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You get nothing for nothing ... ?

“You get nothing for nothing. You only get what you pay for.” Is this cynicism – or realism? Let’s think together about something else – something that lifts us above all of this – the love of God, the grace of God, the mercy of God, the gift of God, the peace of God, the joy of God. “Amazing love! how can it be that Thou, my God, shouldst die for me? …  He left His Father’s throne above – so free, so infinite His grace. … ‘Tis mercy all, immense and free; For, O my God, it found out me!” These words, from Charles Wesley’s great hymn of praise – “And can it be that I should gain an interest in the Saviour’s blood?”, lift us into a way of thinking that is, truly, out of this world. We leave the world and its way of thinking behind us. We turn our thoughts to Jesus, our Saviour. We think of all that He has done for us – and we rejoice. We think of all the blessings that He gives to us – and we give thanks to Him. * God’s love is amazing. We see His love in the death of Jesus Christ, our Sa…

Everything changes?

We live in a changing world. Everything changes. Nothing remains the same. This is life - as we know it; but what if there's something else, something that's unchanged, unchanging and unchangeable! You may ask the question, "Is such a thing possible?" In the Bible - in the heart of the Old Testament, there's a long Psalm, containing twenty-six verses. It's Psalm 136. The second part of every single one of these twenty-six verses says this: "God's love endures forever." Some things are worth repeating - again and again and again ... We read the same thing, again, in Lamentations 3:22 - "The steadfast love of the Lord never ceases." Here, we read something else about the enduring love of God, the "forever" love of God -  "His mercies ... are new every morning" (Lamentations 3:22). New! That's the word many people like to hear. In our ever-changing world, the old is thrown away. It's out-of-date. Here, we have …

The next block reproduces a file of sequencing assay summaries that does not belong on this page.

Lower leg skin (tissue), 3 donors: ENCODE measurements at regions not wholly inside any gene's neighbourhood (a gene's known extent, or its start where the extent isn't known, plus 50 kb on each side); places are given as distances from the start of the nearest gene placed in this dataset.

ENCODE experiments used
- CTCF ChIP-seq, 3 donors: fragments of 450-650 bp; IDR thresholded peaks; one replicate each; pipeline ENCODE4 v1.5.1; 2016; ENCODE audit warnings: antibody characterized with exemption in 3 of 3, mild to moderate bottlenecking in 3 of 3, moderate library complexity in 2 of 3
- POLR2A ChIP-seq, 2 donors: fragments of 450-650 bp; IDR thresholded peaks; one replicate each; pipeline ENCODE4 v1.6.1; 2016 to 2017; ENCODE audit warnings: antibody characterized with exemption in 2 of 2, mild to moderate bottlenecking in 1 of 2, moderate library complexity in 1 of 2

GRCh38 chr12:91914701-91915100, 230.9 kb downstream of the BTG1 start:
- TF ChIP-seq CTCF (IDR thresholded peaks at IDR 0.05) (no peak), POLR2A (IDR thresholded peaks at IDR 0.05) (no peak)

Who are we listening to?

* Who are we listening to? Where do we get our understanding of life from? There are two very different stories. There's the world's story. It's the story of life without God. There's the Lord's Story. It's the Story of His salvation.  *Who are we listening to? We listen to what we want to hear. If we don't want to hear what God is saying to us, we will listen to the world's story. If, in our hearts, we know that there's more to life than what the world tells us, we will ask the question, "Is there a Word from the Lord?" (Jeremiah 37:17).    * Who are we listening to? Many people tell us that we must live in the here-and-now. They tell us to forget about the past - to forget about the God of the Bible. They say that God isn't relevant to today's world. When we listen to God's Word, are we losing ourselves in the past? or Are we hearing a message from the past, which is also a message for today? Are the Old Testament prophets …

Warfield and Berkouwer: The Evangelical Attitude toward the Bible